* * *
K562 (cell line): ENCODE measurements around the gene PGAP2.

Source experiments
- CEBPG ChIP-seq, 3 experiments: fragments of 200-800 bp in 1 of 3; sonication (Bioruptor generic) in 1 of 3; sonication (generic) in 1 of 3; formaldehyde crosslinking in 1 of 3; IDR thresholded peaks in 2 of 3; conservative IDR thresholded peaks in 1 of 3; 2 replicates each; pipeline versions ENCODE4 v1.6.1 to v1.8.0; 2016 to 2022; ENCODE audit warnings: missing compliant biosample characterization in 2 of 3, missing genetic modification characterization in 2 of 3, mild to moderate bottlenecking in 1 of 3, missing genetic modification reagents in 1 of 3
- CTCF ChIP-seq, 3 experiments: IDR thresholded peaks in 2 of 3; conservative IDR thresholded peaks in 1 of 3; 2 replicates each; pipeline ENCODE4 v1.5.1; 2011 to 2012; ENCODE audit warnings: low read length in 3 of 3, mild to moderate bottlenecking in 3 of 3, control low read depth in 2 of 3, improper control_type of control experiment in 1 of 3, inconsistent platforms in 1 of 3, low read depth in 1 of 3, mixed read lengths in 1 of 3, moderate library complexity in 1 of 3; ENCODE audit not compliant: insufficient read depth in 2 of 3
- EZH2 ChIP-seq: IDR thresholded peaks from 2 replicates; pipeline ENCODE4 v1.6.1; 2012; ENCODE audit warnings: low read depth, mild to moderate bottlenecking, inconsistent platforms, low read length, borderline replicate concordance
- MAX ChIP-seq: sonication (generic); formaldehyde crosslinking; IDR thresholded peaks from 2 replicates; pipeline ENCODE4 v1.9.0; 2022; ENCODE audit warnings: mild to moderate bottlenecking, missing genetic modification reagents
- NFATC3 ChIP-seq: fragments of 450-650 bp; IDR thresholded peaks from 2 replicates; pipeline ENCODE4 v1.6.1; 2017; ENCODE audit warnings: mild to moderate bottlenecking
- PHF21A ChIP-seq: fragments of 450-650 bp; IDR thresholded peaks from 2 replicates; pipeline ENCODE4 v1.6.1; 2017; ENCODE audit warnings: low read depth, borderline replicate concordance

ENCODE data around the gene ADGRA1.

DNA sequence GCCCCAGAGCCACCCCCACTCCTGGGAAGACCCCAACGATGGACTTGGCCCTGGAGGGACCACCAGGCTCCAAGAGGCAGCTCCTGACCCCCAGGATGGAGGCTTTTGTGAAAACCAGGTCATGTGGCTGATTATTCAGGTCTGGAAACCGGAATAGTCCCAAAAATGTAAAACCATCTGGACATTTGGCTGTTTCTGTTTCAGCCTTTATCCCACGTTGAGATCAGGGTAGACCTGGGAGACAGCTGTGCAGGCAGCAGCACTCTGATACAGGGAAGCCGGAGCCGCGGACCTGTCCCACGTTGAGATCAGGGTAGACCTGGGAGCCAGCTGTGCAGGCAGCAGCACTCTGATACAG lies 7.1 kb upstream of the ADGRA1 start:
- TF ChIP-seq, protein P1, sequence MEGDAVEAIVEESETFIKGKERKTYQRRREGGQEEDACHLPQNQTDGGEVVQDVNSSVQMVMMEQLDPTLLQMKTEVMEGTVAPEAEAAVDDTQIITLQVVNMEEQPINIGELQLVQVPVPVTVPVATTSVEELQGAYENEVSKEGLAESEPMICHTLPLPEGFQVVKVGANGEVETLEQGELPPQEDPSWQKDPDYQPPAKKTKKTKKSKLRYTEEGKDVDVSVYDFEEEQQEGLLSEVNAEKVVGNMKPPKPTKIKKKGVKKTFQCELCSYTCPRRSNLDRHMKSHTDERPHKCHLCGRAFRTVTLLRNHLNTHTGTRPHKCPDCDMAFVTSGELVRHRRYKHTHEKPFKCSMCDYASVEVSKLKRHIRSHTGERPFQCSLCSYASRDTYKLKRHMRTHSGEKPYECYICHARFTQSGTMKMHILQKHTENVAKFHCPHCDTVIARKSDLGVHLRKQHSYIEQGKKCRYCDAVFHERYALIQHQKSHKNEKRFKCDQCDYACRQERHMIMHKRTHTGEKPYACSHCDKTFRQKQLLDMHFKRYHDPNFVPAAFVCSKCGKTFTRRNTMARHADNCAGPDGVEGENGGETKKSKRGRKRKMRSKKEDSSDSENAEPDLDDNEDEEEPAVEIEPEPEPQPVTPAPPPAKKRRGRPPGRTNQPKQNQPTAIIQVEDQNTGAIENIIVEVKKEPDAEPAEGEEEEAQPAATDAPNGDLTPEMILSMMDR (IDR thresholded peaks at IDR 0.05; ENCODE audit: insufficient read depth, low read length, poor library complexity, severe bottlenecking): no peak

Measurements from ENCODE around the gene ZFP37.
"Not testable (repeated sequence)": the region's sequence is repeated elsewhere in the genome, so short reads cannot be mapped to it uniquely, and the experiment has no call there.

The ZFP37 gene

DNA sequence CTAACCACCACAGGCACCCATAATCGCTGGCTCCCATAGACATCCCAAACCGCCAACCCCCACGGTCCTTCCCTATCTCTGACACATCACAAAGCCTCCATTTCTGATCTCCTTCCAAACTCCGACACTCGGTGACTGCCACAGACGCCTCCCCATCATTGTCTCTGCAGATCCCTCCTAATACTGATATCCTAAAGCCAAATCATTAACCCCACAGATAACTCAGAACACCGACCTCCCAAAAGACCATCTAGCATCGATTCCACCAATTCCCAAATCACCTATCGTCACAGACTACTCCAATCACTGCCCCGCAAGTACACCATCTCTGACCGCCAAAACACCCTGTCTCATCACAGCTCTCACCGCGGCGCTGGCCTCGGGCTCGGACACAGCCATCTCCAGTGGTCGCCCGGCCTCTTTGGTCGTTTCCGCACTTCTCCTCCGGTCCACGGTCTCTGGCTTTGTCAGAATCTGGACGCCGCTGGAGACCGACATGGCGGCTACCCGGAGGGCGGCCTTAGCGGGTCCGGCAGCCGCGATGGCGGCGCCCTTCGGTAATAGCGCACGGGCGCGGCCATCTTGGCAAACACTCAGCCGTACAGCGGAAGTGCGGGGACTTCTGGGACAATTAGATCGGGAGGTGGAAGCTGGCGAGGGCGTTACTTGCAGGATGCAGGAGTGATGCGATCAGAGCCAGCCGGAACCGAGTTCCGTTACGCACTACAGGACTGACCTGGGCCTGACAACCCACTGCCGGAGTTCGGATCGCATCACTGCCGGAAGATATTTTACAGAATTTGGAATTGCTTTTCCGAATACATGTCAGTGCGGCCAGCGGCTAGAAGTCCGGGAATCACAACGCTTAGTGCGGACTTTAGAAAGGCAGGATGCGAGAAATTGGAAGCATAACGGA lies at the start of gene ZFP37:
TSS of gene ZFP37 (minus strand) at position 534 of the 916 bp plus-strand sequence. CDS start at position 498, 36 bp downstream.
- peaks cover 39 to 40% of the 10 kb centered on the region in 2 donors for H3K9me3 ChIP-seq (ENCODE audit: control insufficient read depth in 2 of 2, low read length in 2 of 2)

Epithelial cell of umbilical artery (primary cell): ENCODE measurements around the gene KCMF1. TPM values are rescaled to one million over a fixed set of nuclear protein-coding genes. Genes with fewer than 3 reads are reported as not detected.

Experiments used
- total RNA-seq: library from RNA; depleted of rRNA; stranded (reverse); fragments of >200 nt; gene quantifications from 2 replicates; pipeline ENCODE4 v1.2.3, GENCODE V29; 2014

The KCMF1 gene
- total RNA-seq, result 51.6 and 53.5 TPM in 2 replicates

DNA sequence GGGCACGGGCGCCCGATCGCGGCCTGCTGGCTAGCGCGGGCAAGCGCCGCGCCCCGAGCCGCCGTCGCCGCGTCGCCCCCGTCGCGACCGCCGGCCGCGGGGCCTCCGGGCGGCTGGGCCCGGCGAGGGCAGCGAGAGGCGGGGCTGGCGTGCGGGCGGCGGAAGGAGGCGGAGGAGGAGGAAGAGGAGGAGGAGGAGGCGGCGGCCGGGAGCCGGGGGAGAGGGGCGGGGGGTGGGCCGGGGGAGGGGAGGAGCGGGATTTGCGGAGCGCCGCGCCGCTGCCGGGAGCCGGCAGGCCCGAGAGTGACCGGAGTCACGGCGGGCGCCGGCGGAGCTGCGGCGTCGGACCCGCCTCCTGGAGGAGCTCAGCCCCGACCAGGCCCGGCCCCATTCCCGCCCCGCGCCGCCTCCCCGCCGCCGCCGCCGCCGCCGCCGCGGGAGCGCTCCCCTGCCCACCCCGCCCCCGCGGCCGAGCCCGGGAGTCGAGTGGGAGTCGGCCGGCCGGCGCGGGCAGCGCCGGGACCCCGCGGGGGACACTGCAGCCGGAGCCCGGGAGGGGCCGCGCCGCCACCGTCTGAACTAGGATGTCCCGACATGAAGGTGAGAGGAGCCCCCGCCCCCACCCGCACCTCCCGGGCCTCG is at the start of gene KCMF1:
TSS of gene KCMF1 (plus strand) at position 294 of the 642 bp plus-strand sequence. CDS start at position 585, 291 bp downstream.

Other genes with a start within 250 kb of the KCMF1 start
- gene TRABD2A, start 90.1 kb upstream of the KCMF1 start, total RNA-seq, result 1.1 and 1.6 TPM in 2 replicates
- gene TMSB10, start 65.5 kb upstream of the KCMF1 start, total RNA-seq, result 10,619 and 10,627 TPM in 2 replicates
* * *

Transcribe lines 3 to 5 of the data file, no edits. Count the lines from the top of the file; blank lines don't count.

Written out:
- CEBPG ChIP-seq, 3 experiments: fragments of 200-800 bp in 1 of 3; sonication (Bioruptor generic) in 1 of 3; sonication (generic) in 1 of 3; formaldehyde crosslinking in 1 of 3; IDR thresholded peaks in 2 of 3; conservative IDR thresholded peaks in 1 of 3; 2 replicates each; pipeline versions ENCODE4 v1.6.1 to v1.8.0; 2016 to 2022; ENCODE audit warnings: missing compliant biosample characterization in 2 of 3, missing genetic modification characterization in 2 of 3, mild to moderate bottlenecking in 1 of 3, missing genetic modification reagents in 1 of 3
- CTCF ChIP-seq, 3 experiments: IDR thresholded peaks in 2 of 3; conservative IDR thresholded peaks in 1 of 3; 2 replicates each; pipeline ENCODE4 v1.5.1; 2011 to 2012; ENCODE audit warnings: low read length in 3 of 3, mild to moderate bottlenecking in 3 of 3, control low read depth in 2 of 3, improper control_type of control experiment in 1 of 3, inconsistent platforms in 1 of 3, low read depth in 1 of 3, mixed read lengths in 1 of 3, moderate library complexity in 1 of 3; ENCODE audit not compliant: insufficient read depth in 2 of 3
- EZH2 ChIP-seq: IDR thresholded peaks from 2 replicates; pipeline ENCODE4 v1.6.1; 2012; ENCODE audit warnings: low read depth, mild to moderate bottlenecking, inconsistent platforms, low read length, borderline replicate concordance